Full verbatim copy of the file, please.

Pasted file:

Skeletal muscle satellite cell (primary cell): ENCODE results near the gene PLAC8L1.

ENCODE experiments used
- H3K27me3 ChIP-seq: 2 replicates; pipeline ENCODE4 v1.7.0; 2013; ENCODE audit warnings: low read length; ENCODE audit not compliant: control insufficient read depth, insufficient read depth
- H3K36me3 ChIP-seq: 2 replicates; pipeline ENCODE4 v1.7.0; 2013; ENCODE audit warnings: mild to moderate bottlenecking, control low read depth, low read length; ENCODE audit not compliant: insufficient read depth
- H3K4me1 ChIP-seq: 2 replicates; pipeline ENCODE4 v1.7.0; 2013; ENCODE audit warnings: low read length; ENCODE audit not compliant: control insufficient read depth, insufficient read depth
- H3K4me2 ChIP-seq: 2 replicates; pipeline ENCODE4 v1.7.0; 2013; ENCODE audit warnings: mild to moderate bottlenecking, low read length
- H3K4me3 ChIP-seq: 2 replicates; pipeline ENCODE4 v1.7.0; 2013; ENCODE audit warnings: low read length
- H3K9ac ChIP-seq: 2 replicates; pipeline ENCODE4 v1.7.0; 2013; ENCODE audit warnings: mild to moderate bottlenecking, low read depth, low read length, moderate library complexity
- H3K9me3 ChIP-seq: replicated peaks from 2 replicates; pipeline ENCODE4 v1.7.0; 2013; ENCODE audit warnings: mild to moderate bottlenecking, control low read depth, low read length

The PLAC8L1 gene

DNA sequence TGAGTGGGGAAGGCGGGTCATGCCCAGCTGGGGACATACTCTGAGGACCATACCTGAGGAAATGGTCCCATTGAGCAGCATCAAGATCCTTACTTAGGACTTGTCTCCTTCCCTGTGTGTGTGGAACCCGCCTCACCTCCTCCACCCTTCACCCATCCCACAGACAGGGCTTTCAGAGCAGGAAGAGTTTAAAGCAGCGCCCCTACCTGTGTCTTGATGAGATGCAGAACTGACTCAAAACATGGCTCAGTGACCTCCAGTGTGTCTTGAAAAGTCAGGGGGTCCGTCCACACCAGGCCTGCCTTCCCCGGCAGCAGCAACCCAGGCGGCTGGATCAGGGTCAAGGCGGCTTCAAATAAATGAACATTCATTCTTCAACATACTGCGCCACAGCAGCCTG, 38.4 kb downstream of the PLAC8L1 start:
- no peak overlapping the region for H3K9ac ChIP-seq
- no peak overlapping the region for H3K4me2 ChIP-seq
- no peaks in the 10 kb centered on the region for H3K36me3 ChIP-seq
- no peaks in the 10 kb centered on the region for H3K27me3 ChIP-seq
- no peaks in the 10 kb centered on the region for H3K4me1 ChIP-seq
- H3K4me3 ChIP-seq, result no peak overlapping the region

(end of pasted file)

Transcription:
Skeletal muscle satellite cell (primary cell): ENCODE results near the gene PLAC8L1.

ENCODE experiments used
- H3K27me3 ChIP-seq: 2 replicates; pipeline ENCODE4 v1.7.0; 2013; ENCODE audit warnings: low read length; ENCODE audit not compliant: control insufficient read depth, insufficient read depth
- H3K36me3 ChIP-seq: 2 replicates; pipeline ENCODE4 v1.7.0; 2013; ENCODE audit warnings: mild to moderate bottlenecking, control low read depth, low read length; ENCODE audit not compliant: insufficient read depth
- H3K4me1 ChIP-seq: 2 replicates; pipeline ENCODE4 v1.7.0; 2013; ENCODE audit warnings: low read length; ENCODE audit not compliant: control insufficient read depth, insufficient read depth
- H3K4me2 ChIP-seq: 2 replicates; pipeline ENCODE4 v1.7.0; 2013; ENCODE audit warnings: mild to moderate bottlenecking, low read length
- H3K4me3 ChIP-seq: 2 replicates; pipeline ENCODE4 v1.7.0; 2013; ENCODE audit warnings: low read length
- H3K9ac ChIP-seq: 2 replicates; pipeline ENCODE4 v1.7.0; 2013; ENCODE audit warnings: mild to moderate bottlenecking, low read depth, low read length, moderate library complexity
- H3K9me3 ChIP-seq: replicated peaks from 2 replicates; pipeline ENCODE4 v1.7.0; 2013; ENCODE audit warnings: mild to moderate bottlenecking, control low read depth, low read length

The PLAC8L1 gene

DNA sequence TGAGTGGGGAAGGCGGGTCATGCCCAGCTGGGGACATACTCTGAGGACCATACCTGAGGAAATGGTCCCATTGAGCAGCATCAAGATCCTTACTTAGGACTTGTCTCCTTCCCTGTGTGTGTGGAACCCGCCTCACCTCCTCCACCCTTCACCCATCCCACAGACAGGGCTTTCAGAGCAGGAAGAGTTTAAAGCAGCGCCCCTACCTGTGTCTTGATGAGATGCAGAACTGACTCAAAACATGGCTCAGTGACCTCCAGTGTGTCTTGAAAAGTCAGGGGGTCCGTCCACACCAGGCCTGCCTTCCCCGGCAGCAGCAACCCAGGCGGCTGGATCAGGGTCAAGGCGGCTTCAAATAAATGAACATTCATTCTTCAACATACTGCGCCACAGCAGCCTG, 38.4 kb downstream of the PLAC8L1 start:
- no peak overlapping the region for H3K9ac ChIP-seq
- no peak overlapping the region for H3K4me2 ChIP-seq
- no peaks in the 10 kb centered on the region for H3K36me3 ChIP-seq
- no peaks in the 10 kb centered on the region for H3K27me3 ChIP-seq
- no peaks in the 10 kb centered on the region for H3K4me1 ChIP-seq
- H3K4me3 ChIP-seq, result no peak overlapping the region